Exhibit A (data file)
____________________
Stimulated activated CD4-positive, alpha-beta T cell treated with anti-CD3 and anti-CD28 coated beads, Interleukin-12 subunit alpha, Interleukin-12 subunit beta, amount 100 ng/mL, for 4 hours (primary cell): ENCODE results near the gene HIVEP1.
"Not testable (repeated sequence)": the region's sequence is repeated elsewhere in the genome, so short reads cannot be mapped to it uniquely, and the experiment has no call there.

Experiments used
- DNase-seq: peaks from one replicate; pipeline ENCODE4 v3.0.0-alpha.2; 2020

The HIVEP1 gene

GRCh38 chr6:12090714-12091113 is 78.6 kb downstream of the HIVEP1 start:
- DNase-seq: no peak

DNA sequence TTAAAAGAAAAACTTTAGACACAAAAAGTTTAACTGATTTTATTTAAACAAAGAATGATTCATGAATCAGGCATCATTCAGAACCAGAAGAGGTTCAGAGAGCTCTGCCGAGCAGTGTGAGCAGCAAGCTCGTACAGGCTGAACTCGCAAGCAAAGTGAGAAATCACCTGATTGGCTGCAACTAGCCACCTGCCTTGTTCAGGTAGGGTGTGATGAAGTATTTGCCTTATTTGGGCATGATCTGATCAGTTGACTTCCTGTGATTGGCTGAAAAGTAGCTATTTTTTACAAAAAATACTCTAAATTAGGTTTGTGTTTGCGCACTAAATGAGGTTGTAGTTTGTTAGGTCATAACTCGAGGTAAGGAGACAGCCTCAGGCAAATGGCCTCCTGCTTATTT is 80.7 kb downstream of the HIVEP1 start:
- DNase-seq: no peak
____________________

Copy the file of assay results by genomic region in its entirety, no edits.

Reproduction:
Stimulated activated CD4-positive, alpha-beta T cell treated with anti-CD3 and anti-CD28 coated beads, Interleukin-12 subunit alpha, Interleukin-12 subunit beta, amount 100 ng/mL, for 4 hours (primary cell): ENCODE results near the gene HIVEP1.
"Not testable (repeated sequence)": the region's sequence is repeated elsewhere in the genome, so short reads cannot be mapped to it uniquely, and the experiment has no call there.

Experiments used
- DNase-seq: peaks from one replicate; pipeline ENCODE4 v3.0.0-alpha.2; 2020

The HIVEP1 gene

GRCh38 chr6:12090714-12091113 is 78.6 kb downstream of the HIVEP1 start:
- DNase-seq: no peak

DNA sequence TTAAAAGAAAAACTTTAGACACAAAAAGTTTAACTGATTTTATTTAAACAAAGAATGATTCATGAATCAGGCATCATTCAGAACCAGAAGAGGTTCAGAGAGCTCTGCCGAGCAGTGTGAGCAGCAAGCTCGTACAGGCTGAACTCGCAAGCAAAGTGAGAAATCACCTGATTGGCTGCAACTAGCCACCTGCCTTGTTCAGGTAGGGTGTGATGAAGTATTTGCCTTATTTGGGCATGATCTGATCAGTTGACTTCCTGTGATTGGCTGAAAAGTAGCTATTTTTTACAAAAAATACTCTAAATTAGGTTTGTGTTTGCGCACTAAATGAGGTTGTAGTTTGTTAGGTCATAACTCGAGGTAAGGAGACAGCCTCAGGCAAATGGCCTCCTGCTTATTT is 80.7 kb downstream of the HIVEP1 start:
- DNase-seq: no peak